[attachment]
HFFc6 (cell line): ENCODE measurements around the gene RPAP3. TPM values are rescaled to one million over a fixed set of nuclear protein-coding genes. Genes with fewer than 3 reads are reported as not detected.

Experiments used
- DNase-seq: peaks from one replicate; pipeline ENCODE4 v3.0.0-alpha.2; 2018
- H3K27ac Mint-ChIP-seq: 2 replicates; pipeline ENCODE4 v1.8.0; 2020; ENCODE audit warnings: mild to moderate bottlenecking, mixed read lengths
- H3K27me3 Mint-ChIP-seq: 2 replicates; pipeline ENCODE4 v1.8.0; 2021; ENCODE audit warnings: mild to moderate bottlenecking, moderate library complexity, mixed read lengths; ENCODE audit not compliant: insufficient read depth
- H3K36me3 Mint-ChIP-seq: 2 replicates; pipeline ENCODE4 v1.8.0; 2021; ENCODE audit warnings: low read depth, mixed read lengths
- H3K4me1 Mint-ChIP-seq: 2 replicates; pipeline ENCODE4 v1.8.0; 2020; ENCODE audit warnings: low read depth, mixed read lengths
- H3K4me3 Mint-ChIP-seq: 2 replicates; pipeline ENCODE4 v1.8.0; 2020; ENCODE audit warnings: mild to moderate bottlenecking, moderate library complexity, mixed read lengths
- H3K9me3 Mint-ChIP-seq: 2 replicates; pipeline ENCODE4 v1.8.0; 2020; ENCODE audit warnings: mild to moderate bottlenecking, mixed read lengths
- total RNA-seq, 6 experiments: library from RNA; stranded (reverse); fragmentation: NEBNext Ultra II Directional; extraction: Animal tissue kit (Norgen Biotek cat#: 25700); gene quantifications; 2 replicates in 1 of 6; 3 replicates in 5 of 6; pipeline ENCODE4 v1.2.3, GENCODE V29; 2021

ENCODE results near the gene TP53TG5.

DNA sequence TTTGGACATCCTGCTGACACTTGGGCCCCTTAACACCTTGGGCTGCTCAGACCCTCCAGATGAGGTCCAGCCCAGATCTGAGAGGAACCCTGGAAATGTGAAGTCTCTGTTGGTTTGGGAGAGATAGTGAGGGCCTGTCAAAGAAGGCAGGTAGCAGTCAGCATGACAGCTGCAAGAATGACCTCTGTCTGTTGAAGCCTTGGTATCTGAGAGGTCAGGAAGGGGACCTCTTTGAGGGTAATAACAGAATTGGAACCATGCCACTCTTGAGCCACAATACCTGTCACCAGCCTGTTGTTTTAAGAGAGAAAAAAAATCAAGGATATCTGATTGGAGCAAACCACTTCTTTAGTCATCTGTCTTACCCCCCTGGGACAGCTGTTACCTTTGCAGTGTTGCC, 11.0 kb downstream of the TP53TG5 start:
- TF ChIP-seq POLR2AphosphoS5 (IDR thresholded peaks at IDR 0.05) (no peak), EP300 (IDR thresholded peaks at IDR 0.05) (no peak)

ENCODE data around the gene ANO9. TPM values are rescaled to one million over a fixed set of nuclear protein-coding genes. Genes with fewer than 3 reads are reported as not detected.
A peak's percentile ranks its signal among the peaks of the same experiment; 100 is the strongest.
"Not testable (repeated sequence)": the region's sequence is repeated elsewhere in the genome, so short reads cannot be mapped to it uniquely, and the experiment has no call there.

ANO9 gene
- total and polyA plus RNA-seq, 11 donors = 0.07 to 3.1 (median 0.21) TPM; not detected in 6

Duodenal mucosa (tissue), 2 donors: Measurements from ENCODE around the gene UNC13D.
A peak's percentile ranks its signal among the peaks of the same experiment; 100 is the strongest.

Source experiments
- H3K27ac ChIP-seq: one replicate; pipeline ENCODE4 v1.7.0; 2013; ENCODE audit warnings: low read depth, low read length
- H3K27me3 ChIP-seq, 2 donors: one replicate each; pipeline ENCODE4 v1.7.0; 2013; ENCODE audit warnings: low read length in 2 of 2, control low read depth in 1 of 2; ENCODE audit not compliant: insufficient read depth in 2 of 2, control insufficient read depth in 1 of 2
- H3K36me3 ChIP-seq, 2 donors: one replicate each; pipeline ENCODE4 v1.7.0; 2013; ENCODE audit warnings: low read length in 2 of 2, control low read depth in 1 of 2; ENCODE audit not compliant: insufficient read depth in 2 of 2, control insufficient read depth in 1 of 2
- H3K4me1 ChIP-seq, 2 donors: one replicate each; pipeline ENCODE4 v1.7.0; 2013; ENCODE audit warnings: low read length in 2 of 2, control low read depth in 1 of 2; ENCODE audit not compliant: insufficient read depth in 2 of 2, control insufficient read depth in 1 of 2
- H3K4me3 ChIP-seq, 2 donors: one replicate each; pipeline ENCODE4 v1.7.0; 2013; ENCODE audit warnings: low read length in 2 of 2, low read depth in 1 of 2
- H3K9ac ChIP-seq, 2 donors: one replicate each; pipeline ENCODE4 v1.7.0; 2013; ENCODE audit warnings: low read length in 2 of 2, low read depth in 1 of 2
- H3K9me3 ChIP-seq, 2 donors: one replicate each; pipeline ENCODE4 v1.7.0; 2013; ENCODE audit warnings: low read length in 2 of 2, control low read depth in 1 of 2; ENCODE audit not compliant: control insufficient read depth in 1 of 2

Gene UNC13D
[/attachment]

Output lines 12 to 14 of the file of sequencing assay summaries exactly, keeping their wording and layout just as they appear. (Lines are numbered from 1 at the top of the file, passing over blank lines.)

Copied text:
DNA sequence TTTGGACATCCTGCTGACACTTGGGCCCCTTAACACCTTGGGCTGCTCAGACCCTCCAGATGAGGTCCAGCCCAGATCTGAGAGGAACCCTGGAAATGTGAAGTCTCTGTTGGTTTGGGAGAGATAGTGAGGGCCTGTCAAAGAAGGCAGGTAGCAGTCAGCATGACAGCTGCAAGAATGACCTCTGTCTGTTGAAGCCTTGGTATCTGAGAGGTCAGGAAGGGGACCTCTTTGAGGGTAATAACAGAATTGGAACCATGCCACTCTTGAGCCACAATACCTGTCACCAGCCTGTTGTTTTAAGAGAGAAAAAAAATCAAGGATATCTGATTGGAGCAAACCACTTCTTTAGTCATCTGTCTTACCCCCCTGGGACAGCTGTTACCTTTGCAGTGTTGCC, 11.0 kb downstream of the TP53TG5 start:
- TF ChIP-seq POLR2AphosphoS5 (IDR thresholded peaks at IDR 0.05) (no peak), EP300 (IDR thresholded peaks at IDR 0.05) (no peak)

ENCODE data around the gene ANO9. TPM values are rescaled to one million over a fixed set of nuclear protein-coding genes. Genes with fewer than 3 reads are reported as not detected.